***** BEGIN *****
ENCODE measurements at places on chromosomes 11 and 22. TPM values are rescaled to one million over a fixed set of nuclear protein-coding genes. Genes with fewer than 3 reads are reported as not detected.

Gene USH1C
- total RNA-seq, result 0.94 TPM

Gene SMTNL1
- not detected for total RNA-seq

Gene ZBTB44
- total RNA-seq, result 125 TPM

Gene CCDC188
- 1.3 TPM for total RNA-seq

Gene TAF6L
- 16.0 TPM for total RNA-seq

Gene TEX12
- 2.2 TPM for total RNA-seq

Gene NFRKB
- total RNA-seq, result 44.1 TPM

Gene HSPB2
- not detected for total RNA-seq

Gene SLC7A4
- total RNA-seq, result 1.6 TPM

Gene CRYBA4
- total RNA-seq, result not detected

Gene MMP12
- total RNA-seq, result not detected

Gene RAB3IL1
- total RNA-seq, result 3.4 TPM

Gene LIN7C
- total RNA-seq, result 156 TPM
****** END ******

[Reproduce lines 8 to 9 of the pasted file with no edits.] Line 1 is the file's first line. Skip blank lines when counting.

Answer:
Gene CCDC188
- 1.3 TPM for total RNA-seq